Security: A Major Factor

By Chris Preimesberger  |  Posted 2008-09-24 Print this article Print

Security: A Major Factor

In addition to the new Sun infrastructure, the FAA also has taken measures to tighten security from all access points.

ForeScout Technologies, a network access control and policy management provider for large enterprises, was selected to supply a number of its CounterACT network appliances to the FAA's SAVES contract with GTSI.

CounterACT was approved as an agency standard by the FAA's Technology Control Board. FAA networks throughout the United States are now using CounterACT to improve network access.

ForeScout President Gord Boyce said CounterACT combines clientless network access control and malicious threat detection to ensure that connected (and, importantly, connecting) devices are in compliance with network security policies and are free of self-propagating threats.

CounterACT seamlessly integrates into any network environment without requiring costly upgrades or infrastructure changes, Boyce said. It also enables enterprises to tailor enforcement actions to match the level of policy violations, ensuring that user disruption occurs only when it is warranted or required by the IT staff, he added.

"The FAA did a nine-month deep dive to make sure our product met their requirements," Boyce said. "The meat of their business-side deployment is just now beginning. They expect to roll us out to the rest of their network over the next nine months."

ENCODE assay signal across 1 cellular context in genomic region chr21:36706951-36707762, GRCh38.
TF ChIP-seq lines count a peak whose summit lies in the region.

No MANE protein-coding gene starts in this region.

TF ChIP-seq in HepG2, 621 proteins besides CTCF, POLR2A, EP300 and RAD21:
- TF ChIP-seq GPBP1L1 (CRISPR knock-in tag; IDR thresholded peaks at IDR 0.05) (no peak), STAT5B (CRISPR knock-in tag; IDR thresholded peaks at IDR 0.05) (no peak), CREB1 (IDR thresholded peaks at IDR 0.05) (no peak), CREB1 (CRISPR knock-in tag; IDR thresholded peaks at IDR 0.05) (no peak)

Not only will CounterACT give the FAA the security to lock down their network, Boyce said, but it also will allow "understanding as to what's on their network, and the knowledge to know what their network looks like."

CounterACT can see any device that attempts to obtain an IP address, Boyce said. "One of our biggest differentiators in the market is the fact that we are clientless. We don't need to have any prior knowledge of a device as it connects to your network," he said.

"Whether that's an IP phone, an IP printer, a contractor that you've never seen before, a managed desktop or laptop-anything that wants to get an IP address, we're going to be able to identify and interrogate it, and do some sort of a policy enforcement on it."

Chris Preimesberger Chris Preimesberger was named Editor-in-Chief of Features & Analysis at eWEEK in November 2011. Previously he served eWEEK as Senior Writer, covering a range of IT sectors that include data center systems, cloud computing, storage, virtualization, green IT, e-discovery and IT governance. His blog, Storage Station, is considered a go-to information source. Chris won a national Folio Award for magazine writing in November 2011 for a cover story on and CEO-founder Marc Benioff, and he has served as a judge for the SIIA Codie Awards since 2005. In previous IT journalism, Chris was a founding editor of both IT Manager's Journal and and was managing editor of Software Development magazine. His diverse resume also includes: sportswriter for the Los Angeles Daily News, covering NCAA and NBA basketball, television critic for the Palo Alto Times Tribune, and Sports Information Director at Stanford University. He has served as a correspondent for The Associated Press, covering Stanford and NCAA tournament basketball, since 1983. He has covered a number of major events, including the 1984 Democratic National Convention, a Presidential press conference at the White House in 1993, the Emmy Awards (three times), two Rose Bowls, the Fiesta Bowl, several NCAA men's and women's basketball tournaments, a Formula One Grand Prix auto race, a heavyweight boxing championship bout (Ali vs. Spinks, 1978), and the 1985 Super Bowl. A 1975 graduate of Pepperdine University in Malibu, Calif., Chris has won more than a dozen regional and national awards for his work. He and his wife, Rebecca, have four children and reside in Redwood City, Calif.Follow on Twitter: editingwhiz

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